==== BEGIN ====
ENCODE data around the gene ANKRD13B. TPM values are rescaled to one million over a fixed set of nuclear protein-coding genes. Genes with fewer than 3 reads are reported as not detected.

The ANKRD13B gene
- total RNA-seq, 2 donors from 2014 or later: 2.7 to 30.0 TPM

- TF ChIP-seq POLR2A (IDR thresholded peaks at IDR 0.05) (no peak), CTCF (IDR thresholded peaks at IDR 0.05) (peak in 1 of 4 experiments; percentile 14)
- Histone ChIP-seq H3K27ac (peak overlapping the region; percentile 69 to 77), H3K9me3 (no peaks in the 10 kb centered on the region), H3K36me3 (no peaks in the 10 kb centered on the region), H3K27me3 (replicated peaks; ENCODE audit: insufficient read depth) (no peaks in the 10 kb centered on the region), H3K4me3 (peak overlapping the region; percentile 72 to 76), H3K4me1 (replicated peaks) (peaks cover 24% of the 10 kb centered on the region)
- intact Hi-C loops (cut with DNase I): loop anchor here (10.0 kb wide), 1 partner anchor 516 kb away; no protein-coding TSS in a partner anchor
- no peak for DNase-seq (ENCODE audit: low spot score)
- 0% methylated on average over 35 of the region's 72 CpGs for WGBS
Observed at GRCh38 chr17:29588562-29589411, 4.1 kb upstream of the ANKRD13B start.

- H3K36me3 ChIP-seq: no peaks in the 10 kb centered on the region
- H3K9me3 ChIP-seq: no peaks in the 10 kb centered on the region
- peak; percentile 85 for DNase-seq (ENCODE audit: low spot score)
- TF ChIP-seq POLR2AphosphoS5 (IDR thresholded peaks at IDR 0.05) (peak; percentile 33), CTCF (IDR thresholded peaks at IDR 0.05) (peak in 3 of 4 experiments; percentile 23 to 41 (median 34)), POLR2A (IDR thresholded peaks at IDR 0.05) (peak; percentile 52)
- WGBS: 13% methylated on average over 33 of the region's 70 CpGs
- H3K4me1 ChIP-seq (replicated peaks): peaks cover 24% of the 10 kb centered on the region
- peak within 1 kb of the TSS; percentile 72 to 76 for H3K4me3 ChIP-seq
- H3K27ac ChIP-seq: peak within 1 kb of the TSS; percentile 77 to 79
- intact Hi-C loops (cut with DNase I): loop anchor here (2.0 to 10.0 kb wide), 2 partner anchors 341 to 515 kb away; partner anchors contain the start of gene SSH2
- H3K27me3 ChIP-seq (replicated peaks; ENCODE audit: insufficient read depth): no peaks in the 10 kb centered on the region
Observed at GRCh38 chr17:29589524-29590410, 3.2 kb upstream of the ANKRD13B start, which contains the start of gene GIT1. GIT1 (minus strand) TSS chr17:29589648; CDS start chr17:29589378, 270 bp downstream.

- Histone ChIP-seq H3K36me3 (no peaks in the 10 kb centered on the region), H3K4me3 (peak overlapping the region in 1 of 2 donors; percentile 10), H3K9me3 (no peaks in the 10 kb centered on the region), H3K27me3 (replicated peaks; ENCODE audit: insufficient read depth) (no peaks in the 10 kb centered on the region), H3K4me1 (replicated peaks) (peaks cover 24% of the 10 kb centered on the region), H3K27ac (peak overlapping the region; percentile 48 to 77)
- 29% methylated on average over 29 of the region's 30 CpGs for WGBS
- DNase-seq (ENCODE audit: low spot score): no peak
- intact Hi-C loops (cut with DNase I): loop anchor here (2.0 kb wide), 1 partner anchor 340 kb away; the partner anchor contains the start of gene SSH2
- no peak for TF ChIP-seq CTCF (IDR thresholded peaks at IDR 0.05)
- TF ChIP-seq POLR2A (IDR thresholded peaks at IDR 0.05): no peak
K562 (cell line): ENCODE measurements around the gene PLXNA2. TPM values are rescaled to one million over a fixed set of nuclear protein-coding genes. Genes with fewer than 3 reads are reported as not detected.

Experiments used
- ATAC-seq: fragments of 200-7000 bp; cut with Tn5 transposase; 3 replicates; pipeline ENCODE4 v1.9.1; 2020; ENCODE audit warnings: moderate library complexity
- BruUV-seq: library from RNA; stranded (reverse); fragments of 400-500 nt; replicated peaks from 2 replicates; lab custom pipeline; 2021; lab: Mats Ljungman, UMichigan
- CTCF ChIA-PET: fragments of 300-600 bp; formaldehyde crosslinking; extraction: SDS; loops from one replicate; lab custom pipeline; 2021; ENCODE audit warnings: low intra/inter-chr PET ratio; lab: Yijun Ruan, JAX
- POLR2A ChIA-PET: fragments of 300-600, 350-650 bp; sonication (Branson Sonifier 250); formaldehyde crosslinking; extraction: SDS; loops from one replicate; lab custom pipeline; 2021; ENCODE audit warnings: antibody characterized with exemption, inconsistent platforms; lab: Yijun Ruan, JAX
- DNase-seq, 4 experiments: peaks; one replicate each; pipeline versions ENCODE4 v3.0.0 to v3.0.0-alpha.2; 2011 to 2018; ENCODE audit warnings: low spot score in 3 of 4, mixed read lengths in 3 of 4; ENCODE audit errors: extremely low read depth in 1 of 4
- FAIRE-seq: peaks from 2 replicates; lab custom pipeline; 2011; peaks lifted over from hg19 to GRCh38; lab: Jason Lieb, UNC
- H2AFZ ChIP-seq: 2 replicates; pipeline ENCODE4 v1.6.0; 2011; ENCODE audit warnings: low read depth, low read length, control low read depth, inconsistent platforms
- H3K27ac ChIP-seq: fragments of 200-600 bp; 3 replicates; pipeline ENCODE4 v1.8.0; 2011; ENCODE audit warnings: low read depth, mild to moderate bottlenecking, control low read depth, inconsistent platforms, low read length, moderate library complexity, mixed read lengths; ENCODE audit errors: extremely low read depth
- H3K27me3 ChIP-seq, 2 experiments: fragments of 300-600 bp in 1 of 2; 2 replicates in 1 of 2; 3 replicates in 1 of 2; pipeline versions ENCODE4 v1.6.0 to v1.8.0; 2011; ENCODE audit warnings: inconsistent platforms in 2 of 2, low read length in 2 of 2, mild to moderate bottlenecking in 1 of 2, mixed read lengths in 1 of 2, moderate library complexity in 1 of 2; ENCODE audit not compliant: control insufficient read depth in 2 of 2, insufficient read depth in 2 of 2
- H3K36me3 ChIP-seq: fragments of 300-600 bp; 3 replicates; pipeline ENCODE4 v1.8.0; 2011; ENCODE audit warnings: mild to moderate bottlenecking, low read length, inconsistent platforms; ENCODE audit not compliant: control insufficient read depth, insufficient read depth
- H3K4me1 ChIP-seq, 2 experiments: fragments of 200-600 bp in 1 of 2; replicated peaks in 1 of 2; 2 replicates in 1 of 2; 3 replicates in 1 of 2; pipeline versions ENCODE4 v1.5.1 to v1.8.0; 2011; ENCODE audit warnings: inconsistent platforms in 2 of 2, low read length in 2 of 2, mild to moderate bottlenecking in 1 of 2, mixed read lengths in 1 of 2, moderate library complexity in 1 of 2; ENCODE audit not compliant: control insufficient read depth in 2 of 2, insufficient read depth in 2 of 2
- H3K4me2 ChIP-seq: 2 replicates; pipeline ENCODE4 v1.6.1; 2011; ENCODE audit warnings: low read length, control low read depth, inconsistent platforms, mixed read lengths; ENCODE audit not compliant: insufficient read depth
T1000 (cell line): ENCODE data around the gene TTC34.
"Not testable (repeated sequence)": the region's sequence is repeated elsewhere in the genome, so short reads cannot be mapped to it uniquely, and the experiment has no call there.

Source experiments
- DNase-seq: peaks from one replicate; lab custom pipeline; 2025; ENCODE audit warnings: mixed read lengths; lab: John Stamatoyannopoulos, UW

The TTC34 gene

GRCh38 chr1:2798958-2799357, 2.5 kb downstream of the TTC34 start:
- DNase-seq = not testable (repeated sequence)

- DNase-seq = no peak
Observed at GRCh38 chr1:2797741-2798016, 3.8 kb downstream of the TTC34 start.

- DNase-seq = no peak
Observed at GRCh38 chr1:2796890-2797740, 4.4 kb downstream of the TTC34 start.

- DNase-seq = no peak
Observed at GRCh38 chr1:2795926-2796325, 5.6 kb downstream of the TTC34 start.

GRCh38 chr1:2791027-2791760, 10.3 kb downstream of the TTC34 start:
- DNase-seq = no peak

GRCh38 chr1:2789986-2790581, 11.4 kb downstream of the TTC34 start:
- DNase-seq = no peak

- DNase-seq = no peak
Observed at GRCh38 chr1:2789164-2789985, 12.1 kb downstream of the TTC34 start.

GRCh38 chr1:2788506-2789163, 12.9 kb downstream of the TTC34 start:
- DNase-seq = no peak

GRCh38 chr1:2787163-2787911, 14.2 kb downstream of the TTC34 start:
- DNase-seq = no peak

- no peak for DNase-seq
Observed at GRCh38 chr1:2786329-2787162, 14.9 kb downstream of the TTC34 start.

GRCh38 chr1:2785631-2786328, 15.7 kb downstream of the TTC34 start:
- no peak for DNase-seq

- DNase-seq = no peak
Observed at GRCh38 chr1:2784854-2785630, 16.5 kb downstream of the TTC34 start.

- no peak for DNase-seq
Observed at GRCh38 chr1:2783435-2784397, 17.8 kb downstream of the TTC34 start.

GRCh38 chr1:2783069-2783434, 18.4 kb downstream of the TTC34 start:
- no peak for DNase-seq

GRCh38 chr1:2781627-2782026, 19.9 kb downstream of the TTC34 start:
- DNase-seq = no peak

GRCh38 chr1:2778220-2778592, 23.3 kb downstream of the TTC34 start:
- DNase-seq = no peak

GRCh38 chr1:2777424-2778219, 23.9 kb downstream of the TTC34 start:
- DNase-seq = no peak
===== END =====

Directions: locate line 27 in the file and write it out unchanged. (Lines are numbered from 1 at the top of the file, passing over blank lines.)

K562 (cell line): ENCODE measurements around the gene PLXNA2. TPM values are rescaled to one million over a fixed set of nuclear protein-coding genes. Genes with fewer than 3 reads are reported as not detected.